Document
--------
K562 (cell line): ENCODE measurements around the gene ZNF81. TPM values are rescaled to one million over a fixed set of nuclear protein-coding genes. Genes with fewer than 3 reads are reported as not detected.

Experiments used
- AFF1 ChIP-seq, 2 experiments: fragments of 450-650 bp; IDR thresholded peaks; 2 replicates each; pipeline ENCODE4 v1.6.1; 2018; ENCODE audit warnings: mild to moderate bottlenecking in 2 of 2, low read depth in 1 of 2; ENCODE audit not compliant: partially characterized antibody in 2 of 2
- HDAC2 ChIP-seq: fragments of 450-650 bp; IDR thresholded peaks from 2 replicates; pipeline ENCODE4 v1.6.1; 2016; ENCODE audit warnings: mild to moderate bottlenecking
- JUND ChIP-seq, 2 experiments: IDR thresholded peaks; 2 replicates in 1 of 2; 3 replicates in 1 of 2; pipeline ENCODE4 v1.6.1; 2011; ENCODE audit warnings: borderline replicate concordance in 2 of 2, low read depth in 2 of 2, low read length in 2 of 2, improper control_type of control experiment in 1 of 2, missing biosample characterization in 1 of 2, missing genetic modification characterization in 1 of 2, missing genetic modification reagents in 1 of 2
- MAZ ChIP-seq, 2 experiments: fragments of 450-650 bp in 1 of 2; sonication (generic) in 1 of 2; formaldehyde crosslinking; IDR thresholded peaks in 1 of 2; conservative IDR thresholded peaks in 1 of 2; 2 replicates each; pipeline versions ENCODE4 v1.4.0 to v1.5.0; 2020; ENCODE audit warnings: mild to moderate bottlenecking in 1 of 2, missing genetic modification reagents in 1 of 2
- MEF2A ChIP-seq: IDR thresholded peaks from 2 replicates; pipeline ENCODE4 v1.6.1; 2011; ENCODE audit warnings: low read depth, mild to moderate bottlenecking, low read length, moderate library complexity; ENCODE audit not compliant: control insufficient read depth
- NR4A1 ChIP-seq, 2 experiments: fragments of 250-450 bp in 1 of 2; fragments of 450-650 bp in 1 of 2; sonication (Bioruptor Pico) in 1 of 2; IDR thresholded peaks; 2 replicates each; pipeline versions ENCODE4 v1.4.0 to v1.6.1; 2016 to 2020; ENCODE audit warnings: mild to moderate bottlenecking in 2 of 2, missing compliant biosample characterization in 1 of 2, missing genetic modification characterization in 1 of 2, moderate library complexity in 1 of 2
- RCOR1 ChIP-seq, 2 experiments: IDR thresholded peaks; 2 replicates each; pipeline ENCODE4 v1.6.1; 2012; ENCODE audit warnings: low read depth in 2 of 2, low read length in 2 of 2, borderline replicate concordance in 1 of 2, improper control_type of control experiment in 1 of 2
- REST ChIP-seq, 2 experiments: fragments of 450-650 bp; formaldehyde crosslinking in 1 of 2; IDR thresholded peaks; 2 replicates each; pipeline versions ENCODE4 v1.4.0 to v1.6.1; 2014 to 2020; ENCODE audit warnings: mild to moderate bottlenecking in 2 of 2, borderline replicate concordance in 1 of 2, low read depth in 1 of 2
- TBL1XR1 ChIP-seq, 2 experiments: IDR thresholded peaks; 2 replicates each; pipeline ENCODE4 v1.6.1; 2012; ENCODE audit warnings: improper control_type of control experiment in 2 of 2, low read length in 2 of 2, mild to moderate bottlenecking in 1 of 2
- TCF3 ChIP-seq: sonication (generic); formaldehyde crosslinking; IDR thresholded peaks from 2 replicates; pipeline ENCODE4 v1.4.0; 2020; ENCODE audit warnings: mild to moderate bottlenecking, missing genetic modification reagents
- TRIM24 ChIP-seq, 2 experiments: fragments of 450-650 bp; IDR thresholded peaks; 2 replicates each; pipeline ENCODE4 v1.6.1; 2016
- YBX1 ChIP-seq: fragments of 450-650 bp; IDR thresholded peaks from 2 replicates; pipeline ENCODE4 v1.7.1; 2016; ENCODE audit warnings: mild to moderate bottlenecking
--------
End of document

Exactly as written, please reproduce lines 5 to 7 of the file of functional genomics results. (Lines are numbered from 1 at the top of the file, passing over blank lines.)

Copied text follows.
- JUND ChIP-seq, 2 experiments: IDR thresholded peaks; 2 replicates in 1 of 2; 3 replicates in 1 of 2; pipeline ENCODE4 v1.6.1; 2011; ENCODE audit warnings: borderline replicate concordance in 2 of 2, low read depth in 2 of 2, low read length in 2 of 2, improper control_type of control experiment in 1 of 2, missing biosample characterization in 1 of 2, missing genetic modification characterization in 1 of 2, missing genetic modification reagents in 1 of 2
- MAZ ChIP-seq, 2 experiments: fragments of 450-650 bp in 1 of 2; sonication (generic) in 1 of 2; formaldehyde crosslinking; IDR thresholded peaks in 1 of 2; conservative IDR thresholded peaks in 1 of 2; 2 replicates each; pipeline versions ENCODE4 v1.4.0 to v1.5.0; 2020; ENCODE audit warnings: mild to moderate bottlenecking in 1 of 2, missing genetic modification reagents in 1 of 2
- MEF2A ChIP-seq: IDR thresholded peaks from 2 replicates; pipeline ENCODE4 v1.6.1; 2011; ENCODE audit warnings: low read depth, mild to moderate bottlenecking, low read length, moderate library complexity; ENCODE audit not compliant: control insufficient read depth